Scream of Eagles was launched on Good Morning America. It did quite well. It was a main selection of the Military Book Club and Pocket Books bought the paperback rights. It got some terrific reviews. I was proud of it. I still am. Several producers tried to make it into a movie but they couldnít. Someday someone will. Iím ready with the scenario.

With the success of Scream, I sold another fighter book. In this one, I would find the nationís best fighter pilots and tell their stories.Wings of Fury basically picks up after the Vietnam War and follows certain fighter pilots through the 1980s and into the First Gulf War. I had a great time writing this one too. I went to fighter bases, like Nellis outside of Las Vegas, and Oceana in Virginia Beach, Va. I was able to profile some really interesting flyers and also chronicle the moment-by-moment story of the air war in the Gulf. One of the great moments for a writer doing non-fiction is when the person you are interviewing tells you something really dramatic and you can visualize it. You know it is going to be a stirring part of the book. I had lots of those moments researching Wings of Fury. It got a couple of book club sales and is still selling Ė as is Scream of Eagles in a new edition.

After Wings, I had a drought. Things got so bad I had to take a second job which Iíve done from time to time. Mostly, Iíve been a salesman. I do well at sales but itís always just to pay the bills and keep the family together until Iíve got the next writing project. When the Kosovo War started, I had my next ticket. Iíd always wanted to do a book about a fighter squadron at war. Lots of drama there. And I wanted it to be on a carrier. Iíd heard that the navy liked Scream of Eagles. I asked them if I could go on a carrier during the Kosovo festivities. They let me do it. I was lucky to get to spend some time with the VF-41 Black Aces, an F-14 Tomcat squadron, while they fought. Black Aces High was published in 2002 and is still selling.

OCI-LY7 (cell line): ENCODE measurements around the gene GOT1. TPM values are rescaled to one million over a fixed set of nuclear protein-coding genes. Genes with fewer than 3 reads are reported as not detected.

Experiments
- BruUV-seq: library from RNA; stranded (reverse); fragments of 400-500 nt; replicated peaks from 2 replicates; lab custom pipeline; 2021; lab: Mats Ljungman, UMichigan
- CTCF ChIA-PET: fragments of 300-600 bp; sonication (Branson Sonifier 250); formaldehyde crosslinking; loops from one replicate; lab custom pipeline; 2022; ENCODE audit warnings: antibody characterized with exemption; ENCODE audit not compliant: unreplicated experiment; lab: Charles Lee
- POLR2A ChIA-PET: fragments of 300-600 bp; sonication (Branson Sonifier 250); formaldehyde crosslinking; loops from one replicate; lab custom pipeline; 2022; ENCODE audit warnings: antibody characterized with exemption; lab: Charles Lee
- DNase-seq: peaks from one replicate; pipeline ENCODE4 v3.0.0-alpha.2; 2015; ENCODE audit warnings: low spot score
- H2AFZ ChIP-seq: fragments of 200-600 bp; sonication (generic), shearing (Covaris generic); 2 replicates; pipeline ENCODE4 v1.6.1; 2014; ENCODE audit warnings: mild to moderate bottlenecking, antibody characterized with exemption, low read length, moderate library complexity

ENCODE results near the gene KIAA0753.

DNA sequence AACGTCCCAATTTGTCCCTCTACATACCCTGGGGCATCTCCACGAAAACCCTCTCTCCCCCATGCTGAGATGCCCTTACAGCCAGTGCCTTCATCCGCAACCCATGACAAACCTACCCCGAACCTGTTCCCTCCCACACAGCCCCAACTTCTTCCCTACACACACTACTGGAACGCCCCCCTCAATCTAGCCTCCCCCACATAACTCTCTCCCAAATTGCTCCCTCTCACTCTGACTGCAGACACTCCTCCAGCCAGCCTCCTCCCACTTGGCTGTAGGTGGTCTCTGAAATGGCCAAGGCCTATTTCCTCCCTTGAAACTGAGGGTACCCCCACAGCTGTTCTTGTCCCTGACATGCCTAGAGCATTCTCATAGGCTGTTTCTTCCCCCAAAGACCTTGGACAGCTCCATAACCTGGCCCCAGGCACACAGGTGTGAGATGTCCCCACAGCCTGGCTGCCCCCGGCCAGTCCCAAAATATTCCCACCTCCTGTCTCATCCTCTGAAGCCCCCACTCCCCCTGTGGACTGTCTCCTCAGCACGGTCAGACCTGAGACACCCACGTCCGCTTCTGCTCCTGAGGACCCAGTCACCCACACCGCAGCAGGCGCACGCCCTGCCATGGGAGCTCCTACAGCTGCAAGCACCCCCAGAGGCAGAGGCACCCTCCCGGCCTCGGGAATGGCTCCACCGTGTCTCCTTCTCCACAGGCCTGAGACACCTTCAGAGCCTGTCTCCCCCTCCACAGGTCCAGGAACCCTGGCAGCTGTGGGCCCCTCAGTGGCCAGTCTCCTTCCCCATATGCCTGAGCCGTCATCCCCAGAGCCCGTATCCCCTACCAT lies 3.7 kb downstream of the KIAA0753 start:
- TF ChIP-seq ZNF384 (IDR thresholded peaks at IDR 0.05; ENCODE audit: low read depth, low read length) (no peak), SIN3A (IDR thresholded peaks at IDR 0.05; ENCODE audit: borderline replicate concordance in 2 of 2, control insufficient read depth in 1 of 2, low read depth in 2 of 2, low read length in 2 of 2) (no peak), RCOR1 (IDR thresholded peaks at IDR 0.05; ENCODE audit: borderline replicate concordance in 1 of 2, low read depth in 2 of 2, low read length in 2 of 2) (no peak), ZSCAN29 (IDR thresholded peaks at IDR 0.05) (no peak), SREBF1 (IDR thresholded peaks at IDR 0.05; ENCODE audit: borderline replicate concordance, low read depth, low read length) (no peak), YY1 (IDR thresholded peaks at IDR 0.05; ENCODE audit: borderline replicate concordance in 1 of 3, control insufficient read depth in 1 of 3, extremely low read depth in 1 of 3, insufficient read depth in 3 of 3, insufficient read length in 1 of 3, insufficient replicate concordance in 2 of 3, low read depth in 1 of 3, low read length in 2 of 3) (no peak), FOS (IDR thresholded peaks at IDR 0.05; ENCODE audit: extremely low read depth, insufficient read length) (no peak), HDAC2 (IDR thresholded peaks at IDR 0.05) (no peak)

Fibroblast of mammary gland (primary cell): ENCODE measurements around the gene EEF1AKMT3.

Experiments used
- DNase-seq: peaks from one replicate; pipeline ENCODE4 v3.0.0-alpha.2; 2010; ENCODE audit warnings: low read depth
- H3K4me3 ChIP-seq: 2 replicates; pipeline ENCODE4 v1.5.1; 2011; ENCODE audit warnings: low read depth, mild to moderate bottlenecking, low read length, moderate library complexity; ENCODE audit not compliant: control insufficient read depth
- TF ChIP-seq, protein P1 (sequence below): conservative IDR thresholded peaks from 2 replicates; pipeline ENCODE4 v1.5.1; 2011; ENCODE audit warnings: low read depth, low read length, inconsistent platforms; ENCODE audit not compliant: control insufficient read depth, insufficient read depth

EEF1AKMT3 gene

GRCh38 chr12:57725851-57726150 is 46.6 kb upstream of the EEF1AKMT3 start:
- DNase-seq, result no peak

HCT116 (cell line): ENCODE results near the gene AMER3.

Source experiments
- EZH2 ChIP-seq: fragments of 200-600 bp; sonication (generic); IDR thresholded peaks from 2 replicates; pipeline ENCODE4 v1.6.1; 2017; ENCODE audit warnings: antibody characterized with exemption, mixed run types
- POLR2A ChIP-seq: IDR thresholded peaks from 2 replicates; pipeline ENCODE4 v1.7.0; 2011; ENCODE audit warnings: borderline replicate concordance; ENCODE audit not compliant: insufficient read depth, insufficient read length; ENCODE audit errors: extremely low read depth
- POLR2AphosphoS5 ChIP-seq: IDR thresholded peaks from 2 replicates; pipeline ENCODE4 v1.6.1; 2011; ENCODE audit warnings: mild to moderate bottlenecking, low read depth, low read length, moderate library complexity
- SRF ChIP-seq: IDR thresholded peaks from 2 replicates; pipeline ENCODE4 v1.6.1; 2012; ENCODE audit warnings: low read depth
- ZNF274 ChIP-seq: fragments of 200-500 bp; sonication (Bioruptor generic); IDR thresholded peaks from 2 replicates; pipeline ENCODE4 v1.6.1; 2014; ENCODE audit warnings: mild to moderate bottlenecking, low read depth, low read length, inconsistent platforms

My fighter experience won me the privilege of writing my next book, First Blue, a biography of Butch Voris, who started the Blue Angels. Butch was a man amongst men, a big, strong, dedicated World War II ace who was in his 80s when I met him. What a guy! Imagine flying upside down at 600 miles per hour barely 100 feet from the asphalt. Even breathe too hard and youíre history. Butch did that in starting the Blues. Or imagine being a young man right out of flight school, shipped to the South Pacific and knowing youíve got to shoot down experienced Japanese pilots or your carrier will be sunk. Forget the fear and death. Itís your duty to stop the hordes and he and others like him did Ė three thousand miles from home, nobody else to help them. Win or die. Butch is an example of the Greatest Generation and it was wonderful interviewing him, a perfect gentleman with a steel-trap mind that remembered almost everything. First Blue is still selling and should be an inspiration to anyone who strives to be the best.


My latest book Ė number nine - is Target Patton, an investigation into the mysterious death of Gen. George S. Patton, Jr., our greatest fighting general. I believe he was assassinated. You be the judge.

In the meantime, Iím looking for my next book. Let me know if you have a suggestion.

P.S. I rewrote this three times. Writing isnít easy. You can always do better.

©2009 Robert K. Wilcox